RIAA Won Court Case against Grooveshark CloneAdded: Thursday, December 17th, 2015
Category: Recent Headlines Involving File Sharing > Ridiculous Criminal Trials
Tags:ET, p2p, Torrent, Piracy, Peer To Peer, Network, Hackers, Internet, BitTorrent, Google, utorrent, bitcomet, extratorrent, www.extratorrent.cc, 2015
The Recording Industry Association of America is celebrating another victory in a prominent piracy lawsuit. The RIAA has won case against the clone of the now defunct Grooveshark music service. As a result, the court granted the copyright holders over $13 million in piracy damages and $4 million for willful counterfeiting.
The original Grooveshark website shut down after settling with the RIAA more than a year ago. But its reincarnation immediately emerged aiming to take its place. The music group didn’t give up and took the matter to court, which swiftly granted an injunction preventing ISPs from offering their services to the new website. In this way, the RIAA was trying to stop the website from building a large user base – this is exactly was happened to clones of other shuttered websites like isoHunt in the past.
Apparently, the RIAA’s strategy paid off, as the clone of the music streaming service remained online for just a few weeks and then vanished from the web, with its operator going silent as well. In the meantime, the operator originally promoted its new service across various media. In response, the RIAA filed for a default judgment, and now the judge granted it. Moreover, RIAA has won millions in damages aside from a permanent injunction preventing the site operator from keeping it online.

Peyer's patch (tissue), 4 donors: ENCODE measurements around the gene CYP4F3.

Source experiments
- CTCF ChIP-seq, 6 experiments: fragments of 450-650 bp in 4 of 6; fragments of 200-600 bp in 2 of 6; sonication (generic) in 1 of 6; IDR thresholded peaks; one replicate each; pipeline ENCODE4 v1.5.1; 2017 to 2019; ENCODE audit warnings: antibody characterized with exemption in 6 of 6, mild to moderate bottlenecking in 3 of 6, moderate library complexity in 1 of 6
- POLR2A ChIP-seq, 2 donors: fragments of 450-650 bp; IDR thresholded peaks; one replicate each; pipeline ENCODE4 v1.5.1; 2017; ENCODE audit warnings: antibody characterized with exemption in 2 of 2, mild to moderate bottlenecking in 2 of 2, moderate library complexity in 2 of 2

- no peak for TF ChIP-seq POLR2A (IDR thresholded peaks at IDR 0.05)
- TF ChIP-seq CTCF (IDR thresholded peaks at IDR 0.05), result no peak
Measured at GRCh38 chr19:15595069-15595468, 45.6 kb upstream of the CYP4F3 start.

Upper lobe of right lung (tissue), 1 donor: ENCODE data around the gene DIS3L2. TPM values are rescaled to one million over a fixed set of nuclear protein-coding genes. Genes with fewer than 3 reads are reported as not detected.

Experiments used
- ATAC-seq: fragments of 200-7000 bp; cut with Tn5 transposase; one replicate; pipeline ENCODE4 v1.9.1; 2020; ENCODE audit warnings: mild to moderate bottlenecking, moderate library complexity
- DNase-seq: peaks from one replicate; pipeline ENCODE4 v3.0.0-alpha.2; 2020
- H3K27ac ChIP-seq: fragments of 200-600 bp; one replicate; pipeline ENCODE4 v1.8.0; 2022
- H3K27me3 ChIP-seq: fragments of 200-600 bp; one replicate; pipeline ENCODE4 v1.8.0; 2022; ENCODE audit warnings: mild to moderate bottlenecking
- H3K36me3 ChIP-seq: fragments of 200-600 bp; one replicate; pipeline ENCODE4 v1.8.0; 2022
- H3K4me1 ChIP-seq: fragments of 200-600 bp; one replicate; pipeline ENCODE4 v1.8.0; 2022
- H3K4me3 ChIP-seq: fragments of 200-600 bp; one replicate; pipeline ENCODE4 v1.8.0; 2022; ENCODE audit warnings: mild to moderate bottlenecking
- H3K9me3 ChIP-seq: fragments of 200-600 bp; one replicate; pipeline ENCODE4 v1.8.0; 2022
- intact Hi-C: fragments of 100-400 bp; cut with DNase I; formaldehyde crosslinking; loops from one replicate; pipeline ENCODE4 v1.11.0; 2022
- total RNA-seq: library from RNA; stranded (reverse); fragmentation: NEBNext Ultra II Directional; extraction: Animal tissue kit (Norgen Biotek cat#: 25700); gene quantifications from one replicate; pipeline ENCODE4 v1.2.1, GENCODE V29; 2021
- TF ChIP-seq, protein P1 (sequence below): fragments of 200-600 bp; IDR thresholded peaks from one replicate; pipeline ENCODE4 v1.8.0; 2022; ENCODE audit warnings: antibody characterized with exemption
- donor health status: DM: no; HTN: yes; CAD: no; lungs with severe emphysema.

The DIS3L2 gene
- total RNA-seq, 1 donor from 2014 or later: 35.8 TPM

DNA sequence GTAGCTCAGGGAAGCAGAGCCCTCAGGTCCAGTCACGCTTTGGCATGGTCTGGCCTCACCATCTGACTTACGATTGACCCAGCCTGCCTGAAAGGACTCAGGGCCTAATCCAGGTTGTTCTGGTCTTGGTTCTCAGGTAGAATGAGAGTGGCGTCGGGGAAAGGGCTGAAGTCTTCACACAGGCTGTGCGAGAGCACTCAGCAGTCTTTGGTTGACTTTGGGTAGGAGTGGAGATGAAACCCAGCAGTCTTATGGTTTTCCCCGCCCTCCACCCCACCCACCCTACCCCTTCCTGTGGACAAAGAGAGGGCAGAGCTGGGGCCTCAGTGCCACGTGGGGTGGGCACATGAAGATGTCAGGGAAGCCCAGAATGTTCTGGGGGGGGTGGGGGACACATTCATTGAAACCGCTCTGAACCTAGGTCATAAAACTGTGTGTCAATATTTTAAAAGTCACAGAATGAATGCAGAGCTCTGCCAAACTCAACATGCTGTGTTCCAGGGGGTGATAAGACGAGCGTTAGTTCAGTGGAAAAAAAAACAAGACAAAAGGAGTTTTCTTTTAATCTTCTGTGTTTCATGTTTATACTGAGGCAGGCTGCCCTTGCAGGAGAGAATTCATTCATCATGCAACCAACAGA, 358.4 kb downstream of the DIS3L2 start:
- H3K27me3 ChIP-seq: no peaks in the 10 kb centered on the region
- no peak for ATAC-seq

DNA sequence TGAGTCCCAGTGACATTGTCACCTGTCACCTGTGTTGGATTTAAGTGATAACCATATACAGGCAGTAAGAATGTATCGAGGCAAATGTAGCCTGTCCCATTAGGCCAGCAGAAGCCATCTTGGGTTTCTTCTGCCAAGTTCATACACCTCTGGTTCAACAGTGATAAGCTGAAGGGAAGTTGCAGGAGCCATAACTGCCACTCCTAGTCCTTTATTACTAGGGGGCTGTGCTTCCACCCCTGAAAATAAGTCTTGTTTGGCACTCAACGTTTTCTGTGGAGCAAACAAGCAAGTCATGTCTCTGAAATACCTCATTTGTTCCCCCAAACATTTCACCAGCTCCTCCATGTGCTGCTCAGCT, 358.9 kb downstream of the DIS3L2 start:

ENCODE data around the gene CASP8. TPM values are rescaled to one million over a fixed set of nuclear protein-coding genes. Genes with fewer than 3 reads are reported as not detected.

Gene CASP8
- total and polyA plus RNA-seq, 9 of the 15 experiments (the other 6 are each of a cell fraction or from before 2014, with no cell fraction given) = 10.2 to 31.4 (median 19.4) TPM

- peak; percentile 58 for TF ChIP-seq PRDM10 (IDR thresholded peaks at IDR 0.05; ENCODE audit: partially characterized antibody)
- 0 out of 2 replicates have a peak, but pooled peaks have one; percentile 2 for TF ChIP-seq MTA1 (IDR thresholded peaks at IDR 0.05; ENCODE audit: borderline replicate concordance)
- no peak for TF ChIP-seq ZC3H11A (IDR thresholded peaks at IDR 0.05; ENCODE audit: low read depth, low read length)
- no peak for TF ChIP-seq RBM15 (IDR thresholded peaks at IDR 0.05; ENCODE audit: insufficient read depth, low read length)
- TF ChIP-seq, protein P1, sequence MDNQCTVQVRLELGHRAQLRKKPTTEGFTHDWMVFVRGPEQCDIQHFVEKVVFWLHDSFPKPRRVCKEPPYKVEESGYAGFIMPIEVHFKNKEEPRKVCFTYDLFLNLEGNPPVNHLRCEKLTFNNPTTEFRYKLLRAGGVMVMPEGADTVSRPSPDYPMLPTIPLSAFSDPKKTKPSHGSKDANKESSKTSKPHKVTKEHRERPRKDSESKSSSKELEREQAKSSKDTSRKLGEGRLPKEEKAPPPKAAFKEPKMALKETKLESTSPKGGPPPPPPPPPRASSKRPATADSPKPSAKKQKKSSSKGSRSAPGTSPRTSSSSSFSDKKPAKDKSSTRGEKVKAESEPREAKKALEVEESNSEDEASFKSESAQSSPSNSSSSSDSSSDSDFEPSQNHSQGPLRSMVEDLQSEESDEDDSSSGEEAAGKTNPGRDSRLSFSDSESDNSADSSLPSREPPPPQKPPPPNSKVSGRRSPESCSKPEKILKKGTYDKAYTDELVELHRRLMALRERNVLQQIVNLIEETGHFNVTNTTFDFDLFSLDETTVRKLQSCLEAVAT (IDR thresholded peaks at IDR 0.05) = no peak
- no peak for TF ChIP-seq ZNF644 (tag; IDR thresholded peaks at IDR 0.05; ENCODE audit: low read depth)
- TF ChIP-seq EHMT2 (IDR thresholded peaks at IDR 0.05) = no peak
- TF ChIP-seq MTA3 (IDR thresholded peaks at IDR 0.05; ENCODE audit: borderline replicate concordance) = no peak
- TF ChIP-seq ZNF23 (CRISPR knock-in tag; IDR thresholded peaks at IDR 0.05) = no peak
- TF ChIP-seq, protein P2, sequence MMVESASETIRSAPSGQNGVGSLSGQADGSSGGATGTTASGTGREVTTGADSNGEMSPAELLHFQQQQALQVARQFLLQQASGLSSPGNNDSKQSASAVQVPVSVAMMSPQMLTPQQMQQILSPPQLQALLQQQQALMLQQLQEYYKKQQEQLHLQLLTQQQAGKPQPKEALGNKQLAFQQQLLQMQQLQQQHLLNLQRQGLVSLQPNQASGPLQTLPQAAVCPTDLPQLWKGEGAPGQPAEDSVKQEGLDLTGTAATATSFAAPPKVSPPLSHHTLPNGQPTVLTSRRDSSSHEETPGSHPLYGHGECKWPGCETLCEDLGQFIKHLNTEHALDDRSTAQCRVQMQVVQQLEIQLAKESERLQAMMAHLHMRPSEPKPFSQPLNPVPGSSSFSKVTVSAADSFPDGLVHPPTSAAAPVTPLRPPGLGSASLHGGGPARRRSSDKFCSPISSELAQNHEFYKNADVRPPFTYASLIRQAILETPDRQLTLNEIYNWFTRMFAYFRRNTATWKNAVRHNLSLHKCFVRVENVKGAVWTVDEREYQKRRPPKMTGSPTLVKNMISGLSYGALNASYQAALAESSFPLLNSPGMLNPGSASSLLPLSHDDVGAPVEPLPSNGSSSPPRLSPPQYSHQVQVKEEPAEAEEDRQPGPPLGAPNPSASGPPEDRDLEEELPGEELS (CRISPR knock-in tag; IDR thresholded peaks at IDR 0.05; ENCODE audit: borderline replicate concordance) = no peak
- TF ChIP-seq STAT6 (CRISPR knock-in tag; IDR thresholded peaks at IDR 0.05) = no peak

The RIAA listed 89 tracks as evidence in its original complaint. The judge eventually awarded the maximum statutory damages ($150,000) for each case of infringement. This totaled to a massive $13,350,000. Moreover, the judge ordered the site owner to pay $4 million for willful counterfeiting of 2 Grooveshark marks and $400,000 for cybersquatting (registering 4 Grooveshark domain names in bad faith). Finally, the Grooveshark domain names were handed over to the Recording Industry Association of America, so they can’t be used for any infringing actions anymore.
This case involved not just the RIAA and Grooveshark’s clone. The judge in the case also ruled that CloudFlare has to disconnect any new Grooveshark clones if notified by the record labels. It should be noted that it was the first time that CloudFlare has been specifically mentioned in a permanent injunction against a pirate service. The matter is that the RIAA asked CloudFlare to detect new Grooveshark clones, but the company refused.
Thursday, December 17th, 2015
|Seems like they win all the cases they bring.|
|posted by (2015-12-17 21:53:34)|
|More like they only REPORT the wins ... Any LOSSES will be buried as far as possible. Anyway, this was a DEFAULT judgement against a website, but they'll never see any of the money as the site owners were never found.||
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